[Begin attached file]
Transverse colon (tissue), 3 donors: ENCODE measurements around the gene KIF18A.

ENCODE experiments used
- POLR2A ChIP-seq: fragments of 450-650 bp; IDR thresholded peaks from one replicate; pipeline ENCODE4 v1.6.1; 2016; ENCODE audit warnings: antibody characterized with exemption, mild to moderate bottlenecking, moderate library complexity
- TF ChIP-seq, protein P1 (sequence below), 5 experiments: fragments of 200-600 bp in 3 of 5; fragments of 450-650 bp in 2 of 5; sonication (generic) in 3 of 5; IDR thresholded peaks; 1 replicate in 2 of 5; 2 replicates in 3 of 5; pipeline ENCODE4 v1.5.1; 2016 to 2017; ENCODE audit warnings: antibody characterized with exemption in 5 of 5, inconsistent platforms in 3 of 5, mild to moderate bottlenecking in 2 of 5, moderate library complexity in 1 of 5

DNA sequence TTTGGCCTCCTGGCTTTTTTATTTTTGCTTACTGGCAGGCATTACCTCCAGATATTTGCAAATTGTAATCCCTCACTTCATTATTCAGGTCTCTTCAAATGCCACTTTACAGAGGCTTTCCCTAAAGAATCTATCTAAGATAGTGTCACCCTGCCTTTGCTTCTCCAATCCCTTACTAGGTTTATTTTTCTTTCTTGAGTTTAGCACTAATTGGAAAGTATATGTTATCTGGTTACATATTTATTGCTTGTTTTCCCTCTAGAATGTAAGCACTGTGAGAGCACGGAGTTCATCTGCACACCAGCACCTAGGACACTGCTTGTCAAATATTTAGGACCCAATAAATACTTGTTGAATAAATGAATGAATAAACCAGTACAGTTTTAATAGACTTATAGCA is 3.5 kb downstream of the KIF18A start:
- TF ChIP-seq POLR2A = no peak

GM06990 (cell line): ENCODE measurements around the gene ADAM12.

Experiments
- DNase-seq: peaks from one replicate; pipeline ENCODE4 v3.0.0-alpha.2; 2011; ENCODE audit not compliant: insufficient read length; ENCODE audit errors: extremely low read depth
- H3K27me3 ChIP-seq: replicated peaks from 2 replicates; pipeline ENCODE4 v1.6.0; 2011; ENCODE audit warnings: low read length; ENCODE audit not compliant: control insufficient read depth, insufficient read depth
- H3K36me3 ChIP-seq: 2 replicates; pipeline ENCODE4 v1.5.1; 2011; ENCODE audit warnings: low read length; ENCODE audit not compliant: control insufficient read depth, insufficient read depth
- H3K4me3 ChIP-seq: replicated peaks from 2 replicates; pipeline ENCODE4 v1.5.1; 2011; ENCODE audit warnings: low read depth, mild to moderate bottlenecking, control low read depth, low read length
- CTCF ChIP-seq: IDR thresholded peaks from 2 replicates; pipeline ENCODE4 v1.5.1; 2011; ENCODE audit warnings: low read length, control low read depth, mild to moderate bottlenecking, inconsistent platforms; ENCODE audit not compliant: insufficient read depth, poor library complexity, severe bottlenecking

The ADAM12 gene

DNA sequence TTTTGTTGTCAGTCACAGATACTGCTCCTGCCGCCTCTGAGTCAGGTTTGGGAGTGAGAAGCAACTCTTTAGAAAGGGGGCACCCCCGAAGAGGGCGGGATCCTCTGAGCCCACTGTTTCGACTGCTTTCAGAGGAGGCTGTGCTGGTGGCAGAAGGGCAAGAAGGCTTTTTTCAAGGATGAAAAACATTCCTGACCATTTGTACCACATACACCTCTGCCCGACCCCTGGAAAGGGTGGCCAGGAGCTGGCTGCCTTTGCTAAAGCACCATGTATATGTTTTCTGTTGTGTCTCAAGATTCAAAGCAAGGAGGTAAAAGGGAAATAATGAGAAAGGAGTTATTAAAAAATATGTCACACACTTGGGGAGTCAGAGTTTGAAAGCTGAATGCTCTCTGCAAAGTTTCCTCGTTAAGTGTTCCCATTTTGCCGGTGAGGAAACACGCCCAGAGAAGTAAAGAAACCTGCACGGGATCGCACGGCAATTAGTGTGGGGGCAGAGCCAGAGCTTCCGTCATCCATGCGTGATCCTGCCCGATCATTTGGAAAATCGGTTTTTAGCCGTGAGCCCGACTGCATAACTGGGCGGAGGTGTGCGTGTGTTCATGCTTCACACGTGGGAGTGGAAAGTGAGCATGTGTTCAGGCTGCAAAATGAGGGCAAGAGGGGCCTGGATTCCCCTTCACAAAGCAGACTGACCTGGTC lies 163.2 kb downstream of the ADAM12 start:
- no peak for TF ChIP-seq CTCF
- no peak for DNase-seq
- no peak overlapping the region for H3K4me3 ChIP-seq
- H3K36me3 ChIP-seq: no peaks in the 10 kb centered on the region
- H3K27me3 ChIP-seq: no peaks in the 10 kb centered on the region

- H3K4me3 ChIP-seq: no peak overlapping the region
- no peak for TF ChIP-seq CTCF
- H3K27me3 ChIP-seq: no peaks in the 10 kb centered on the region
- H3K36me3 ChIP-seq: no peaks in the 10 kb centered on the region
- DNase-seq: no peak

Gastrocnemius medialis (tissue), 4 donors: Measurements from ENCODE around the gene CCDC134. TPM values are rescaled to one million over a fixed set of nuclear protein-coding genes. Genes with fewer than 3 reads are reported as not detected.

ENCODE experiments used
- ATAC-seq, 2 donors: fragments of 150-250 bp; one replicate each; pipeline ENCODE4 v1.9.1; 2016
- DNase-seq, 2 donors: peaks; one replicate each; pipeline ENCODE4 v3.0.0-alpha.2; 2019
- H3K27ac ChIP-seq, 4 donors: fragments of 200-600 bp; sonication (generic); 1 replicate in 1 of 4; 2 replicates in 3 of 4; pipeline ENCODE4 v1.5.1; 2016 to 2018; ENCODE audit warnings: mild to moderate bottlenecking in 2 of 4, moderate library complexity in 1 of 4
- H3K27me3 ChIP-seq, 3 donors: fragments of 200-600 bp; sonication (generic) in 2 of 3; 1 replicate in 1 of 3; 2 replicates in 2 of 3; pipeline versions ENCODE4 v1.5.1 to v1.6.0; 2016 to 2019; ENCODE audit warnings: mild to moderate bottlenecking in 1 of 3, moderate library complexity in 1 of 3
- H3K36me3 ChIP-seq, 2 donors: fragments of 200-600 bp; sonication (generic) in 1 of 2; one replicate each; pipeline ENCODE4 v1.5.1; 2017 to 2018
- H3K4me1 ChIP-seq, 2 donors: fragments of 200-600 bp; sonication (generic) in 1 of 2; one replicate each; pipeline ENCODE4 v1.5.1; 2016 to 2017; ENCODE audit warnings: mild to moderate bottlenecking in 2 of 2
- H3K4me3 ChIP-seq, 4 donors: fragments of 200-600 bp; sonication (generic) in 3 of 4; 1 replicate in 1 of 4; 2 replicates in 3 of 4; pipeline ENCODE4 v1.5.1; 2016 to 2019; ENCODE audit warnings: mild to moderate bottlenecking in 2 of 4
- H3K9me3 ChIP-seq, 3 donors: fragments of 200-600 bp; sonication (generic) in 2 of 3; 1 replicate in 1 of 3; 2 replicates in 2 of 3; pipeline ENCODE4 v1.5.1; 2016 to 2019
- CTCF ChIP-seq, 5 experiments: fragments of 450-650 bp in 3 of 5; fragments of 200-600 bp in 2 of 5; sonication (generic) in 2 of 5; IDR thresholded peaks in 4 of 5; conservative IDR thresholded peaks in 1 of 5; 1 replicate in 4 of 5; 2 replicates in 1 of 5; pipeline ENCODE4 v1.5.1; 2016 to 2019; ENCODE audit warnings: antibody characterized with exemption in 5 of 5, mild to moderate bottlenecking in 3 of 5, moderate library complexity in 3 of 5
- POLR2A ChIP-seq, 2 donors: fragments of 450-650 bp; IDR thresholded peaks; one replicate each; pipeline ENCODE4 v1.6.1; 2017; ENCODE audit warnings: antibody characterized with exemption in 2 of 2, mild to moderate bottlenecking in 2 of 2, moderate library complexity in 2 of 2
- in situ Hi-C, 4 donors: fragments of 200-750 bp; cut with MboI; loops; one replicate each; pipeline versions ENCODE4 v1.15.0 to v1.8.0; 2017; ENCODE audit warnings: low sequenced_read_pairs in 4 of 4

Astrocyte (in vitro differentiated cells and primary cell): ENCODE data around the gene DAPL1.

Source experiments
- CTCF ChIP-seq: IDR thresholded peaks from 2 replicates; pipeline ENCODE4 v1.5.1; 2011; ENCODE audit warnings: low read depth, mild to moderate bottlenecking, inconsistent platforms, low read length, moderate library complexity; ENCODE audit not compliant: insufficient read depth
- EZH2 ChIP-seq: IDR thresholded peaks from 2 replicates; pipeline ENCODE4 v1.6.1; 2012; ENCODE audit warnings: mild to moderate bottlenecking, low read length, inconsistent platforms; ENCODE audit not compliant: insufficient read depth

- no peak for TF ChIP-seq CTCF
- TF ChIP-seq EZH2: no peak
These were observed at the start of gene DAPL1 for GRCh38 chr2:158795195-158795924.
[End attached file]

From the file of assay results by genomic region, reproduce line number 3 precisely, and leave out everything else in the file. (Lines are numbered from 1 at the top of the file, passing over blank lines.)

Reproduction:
- POLR2A ChIP-seq: fragments of 450-650 bp; IDR thresholded peaks from one replicate; pipeline ENCODE4 v1.6.1; 2016; ENCODE audit warnings: antibody characterized with exemption, mild to moderate bottlenecking, moderate library complexity